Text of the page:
For States Home | State Budget Calculator

Students are being asked to work remotely. But 9.7 million don’t have reliable Internet at home.

COVID-19 has forced closures for virtually all of the nation’s K-12 schools. The ability to connect to online education at home has become critical to maintaining a continuity of learning during this crisis. 

Pew Research Center study estimates that roughly one-third (35%) of households with children ages 6 to 17 and an annual income below $30,000 a year do not have a high-speed internet connection at home. Assuming 35% of public school students who are eligible for free or reduced-price lunch lack Internet access outside the classroom, we estimate that 9.7 million students lack the connectivity necessary to continue their coursework at home during the pandemic.

Use the map below to apply our estimates by state, school district, and school.


This map uses a model designed to help estimate the number of unconnected students at each school. 

The model provides an ESTIMATE and not a substitute for robust data collection and surveying at the local level to accurately assess the number of students without connectivity.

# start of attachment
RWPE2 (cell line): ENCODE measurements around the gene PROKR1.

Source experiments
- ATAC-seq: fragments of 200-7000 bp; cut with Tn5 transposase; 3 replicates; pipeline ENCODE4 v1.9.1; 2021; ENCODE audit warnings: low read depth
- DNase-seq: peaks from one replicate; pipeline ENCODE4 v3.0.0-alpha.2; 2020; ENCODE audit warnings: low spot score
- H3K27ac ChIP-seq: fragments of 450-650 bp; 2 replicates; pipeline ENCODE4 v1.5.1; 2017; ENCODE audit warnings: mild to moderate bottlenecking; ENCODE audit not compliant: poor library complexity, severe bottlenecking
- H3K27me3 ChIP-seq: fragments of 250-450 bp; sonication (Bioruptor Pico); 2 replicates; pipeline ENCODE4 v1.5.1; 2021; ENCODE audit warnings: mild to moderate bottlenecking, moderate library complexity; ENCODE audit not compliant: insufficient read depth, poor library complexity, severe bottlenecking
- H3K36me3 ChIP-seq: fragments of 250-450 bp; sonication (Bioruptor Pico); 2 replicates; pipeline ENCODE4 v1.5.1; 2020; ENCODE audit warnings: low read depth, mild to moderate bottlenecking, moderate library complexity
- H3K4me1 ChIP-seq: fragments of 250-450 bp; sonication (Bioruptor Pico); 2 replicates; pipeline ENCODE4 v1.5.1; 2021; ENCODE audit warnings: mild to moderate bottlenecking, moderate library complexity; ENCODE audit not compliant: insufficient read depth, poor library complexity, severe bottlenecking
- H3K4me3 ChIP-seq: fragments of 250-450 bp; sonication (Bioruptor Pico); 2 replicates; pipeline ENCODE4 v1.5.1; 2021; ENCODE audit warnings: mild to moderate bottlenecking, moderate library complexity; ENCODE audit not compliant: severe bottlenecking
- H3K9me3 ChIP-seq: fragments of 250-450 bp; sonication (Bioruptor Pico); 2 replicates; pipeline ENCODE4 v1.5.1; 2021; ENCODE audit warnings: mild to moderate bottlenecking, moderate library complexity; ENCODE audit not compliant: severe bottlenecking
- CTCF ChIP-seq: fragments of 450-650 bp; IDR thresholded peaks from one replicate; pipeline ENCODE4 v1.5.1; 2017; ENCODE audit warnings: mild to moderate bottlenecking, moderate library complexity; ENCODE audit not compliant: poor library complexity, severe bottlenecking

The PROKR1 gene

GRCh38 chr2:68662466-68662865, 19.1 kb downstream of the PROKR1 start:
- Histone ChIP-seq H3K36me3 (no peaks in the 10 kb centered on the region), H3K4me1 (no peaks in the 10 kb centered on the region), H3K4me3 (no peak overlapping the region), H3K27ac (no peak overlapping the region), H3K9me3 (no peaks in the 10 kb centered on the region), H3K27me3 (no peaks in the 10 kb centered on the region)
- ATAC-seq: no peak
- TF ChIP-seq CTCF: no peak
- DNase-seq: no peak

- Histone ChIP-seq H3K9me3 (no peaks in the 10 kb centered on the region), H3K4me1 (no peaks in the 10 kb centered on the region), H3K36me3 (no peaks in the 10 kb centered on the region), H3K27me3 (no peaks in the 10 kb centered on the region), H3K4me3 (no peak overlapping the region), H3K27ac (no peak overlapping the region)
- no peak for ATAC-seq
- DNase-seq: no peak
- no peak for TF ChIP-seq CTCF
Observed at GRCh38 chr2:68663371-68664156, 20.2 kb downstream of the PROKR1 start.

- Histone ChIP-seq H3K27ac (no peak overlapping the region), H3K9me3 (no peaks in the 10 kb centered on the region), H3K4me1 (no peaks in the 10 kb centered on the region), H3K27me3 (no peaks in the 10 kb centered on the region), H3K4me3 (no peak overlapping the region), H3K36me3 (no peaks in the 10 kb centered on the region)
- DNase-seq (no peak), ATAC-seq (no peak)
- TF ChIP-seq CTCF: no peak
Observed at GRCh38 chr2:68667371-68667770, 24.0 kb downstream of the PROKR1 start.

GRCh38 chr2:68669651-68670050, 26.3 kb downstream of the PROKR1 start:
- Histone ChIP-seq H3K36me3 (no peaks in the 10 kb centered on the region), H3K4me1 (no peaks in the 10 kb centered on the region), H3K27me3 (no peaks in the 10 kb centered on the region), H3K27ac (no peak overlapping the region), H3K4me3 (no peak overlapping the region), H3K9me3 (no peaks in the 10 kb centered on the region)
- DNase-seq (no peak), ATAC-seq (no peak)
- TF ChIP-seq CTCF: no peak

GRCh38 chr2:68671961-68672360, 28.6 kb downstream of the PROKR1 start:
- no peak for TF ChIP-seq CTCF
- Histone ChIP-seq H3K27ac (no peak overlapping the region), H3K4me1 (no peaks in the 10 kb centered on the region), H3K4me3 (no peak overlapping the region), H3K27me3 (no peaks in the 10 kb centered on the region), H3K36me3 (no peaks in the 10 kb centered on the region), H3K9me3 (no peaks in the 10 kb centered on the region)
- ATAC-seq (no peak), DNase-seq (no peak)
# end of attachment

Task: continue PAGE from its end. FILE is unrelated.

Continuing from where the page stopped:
This model serves as a starting point to estimate the number of students who need internet connectivity. It is important to consider multiple models and data sources in assessing your school district’s needs and use them in line with intended policy and goals.

Some states have more precise data that show a higher or lower rate of connectivity. For example, see how North Dakota bridged the home access gap.


The student count data for each school was obtained from NCES 2016-2017. With a few exceptions, ESH used USAC student counts if unavailable in NCES 2016-2017 or manually updated if alternate information was provided by a school district.

Free or Reduced-Price Lunch
School Free or Reduced-Priced Lunch (FRPL) data was obtained from USAC FY2019. For any missing values, NCES 2016 – 2017 data was used, and then if those were missing NCES 2015 – 2016 data was used. Any other missing values are extrapolated from school district-level FRPL  percentages. 

Locale Classification – Urban/Suburban/Town/Rural
School locale is determined using NCES 2016-2017 with the Locale Code, Urban-Centric field

  • 11/12/13 – Urban
  • 21/22/23 – Suburban
  • 31/32/33 – Town
  • 41/42/43 – Rural